This museum is a culinary experience that brings the world of food at your fingertips, where you allowed to taste, touch, smell their exhibits. The goal of their exhibitions is to “inspire public curiosity about food, what it means and how it connects with the world around us”. The museum's MOFAD Lab premiered with an aromatic and enchanting exhibit in 2016 called "Flavor: Making It and Faking It." It's a multi-sensory exhibit that showcased how the flavor industry has separated the natural flavor from food and injected artificial flavors in most of the food that we consume.
Through their edible exhibits the museum educates its visitors on the history, culture and science behind the food, they also walk them through the production and marketing of food items. Visitors are encouraged to expand their palettes by sampling, smelling and feeling their way through the edible exhibits. What better way to learn about the origin and future of food and society than by tasting it?! The museum welcomes people of all walks of life and believe in a fun approach to raise awareness about proper food practices, echoing that “a positive, non-fear-based outlook is the best way to approach food education.”
Images 1, 2, 3: Courtesy of Museum Of Food And Drink | Image 4 - Courtesy of Allevents.in
Tate Sensorium - London,UK | See, Taste, Touch, Smell, Hear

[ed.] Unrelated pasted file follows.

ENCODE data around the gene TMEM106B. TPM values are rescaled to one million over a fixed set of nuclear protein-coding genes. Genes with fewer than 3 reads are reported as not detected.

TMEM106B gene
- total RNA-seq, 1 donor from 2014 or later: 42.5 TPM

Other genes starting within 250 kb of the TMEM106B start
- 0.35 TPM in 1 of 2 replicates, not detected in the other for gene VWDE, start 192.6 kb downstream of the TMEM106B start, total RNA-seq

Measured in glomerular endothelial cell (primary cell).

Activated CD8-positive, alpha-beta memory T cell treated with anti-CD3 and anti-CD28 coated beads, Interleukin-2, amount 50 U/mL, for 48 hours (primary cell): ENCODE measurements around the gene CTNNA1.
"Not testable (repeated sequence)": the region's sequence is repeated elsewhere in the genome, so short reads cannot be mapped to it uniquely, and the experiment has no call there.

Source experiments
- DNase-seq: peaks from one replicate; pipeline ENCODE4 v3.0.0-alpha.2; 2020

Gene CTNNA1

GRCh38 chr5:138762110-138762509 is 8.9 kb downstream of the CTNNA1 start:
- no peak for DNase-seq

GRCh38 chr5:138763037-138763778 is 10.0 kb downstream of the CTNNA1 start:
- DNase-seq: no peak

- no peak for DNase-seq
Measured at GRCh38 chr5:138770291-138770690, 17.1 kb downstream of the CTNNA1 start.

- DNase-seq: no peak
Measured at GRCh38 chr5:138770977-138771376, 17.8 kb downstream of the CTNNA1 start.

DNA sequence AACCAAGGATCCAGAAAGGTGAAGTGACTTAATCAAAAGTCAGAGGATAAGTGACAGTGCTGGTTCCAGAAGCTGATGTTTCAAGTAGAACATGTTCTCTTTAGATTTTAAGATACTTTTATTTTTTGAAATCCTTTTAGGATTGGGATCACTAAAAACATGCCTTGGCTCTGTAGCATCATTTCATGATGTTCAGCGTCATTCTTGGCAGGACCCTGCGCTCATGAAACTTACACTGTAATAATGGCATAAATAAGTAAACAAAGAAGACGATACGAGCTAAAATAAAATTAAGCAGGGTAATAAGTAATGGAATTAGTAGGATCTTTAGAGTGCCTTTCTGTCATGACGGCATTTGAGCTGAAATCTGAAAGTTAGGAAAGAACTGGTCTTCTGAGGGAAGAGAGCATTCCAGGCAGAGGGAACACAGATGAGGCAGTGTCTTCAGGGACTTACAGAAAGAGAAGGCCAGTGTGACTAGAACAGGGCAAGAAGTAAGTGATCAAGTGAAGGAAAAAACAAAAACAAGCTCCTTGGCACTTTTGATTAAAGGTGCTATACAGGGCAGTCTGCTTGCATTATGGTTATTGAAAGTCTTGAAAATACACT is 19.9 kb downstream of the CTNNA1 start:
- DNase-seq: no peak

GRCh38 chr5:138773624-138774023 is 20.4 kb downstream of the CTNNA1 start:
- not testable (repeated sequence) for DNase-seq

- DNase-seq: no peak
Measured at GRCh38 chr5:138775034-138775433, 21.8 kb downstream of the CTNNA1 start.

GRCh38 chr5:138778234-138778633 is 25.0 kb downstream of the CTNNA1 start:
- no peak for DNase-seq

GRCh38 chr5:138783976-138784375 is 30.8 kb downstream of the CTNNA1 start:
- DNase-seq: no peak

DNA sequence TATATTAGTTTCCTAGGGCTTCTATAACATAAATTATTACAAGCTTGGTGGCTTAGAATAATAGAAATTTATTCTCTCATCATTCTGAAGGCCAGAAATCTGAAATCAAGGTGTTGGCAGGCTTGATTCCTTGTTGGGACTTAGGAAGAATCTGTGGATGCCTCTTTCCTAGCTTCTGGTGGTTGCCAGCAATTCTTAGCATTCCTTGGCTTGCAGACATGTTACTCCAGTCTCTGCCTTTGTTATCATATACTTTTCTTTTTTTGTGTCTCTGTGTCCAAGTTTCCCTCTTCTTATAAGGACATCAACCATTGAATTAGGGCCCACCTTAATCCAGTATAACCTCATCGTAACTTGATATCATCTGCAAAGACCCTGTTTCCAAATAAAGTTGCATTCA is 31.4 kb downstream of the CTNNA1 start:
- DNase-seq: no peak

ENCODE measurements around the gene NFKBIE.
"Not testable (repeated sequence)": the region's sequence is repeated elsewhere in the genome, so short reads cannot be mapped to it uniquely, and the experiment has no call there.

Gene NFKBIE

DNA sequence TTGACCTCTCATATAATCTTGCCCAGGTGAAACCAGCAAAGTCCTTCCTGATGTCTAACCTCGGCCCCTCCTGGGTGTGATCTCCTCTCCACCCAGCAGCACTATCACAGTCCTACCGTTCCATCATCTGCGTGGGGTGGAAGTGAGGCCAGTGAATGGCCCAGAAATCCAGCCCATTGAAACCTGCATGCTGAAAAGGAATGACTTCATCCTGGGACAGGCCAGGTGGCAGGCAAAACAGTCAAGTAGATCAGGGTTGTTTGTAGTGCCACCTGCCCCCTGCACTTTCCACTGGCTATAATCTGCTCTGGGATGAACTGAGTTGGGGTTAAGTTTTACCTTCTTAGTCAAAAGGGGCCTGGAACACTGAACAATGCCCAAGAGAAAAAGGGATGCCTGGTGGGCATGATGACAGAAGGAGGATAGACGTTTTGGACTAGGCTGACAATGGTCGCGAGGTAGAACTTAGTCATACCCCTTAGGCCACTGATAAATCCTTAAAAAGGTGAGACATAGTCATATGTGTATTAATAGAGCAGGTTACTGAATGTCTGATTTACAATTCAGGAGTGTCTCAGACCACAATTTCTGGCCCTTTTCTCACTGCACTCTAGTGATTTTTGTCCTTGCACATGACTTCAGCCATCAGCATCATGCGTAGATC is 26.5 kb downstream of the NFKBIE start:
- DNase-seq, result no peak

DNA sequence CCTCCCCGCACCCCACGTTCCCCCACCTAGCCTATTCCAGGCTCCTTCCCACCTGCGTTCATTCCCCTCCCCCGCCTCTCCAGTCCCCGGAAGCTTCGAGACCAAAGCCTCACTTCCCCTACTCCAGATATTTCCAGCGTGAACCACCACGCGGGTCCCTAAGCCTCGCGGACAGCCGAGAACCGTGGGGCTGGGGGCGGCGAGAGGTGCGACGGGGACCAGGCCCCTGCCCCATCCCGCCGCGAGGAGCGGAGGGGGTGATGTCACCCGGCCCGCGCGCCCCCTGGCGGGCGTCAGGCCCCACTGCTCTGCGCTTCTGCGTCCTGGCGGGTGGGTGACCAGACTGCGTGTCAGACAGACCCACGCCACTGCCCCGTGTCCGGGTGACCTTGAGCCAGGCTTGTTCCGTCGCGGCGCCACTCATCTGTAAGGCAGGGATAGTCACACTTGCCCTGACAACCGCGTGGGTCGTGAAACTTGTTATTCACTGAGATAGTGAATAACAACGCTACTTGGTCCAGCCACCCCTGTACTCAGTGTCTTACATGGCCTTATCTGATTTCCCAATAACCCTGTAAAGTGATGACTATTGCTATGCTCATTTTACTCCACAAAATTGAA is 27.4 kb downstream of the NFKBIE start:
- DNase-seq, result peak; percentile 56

Winner of the 2015 IK Prize, the Tate Sensorium was an immersive multidimensional art display by design collective Flying Object showcased between August - October 2015 It allowed visitors to experience artworks through sound, smells, tastes and more specifically touch - which was achieved by using innovative haptic technology - mid-air haptics, which create three dimensional sensations that can be felt yet not seen. This exhibit pioneered the integration of prolonged mid-air haptics with sounds in a museum setting for an interactive experience. This new tactile approach to experiencing art stimulated visitors’ senses, while triggering both memory and imagination - helping them fully connect with the artworks.
Visitors also got a chance to record and review their physiological responses through various measurement devices - for instance upon arrival at the exhibition visitors received a wristband that recorded biometric information to measure the visitors’ reactions to the various experiences.
For this project, the curators selected four abstract paintings from the Tate’s collection: David Bomberg’s ‘In The Hold’, Francis Bacon’s ‘Figure in a Landscape’, John Latham’s ‘Full Stop’, and Richard Hamilton’s ‘Interior II’. Abstract paintings are often harder to decipher for most as interpretations vary, by adding the sensory component the, Tate Sensorium created more depth to the paintings, enabling visitors to make informed interpretations of each piece.
‘In The Hold’ by David Bomberg 1913-1914. Image courtesy of GBPhotos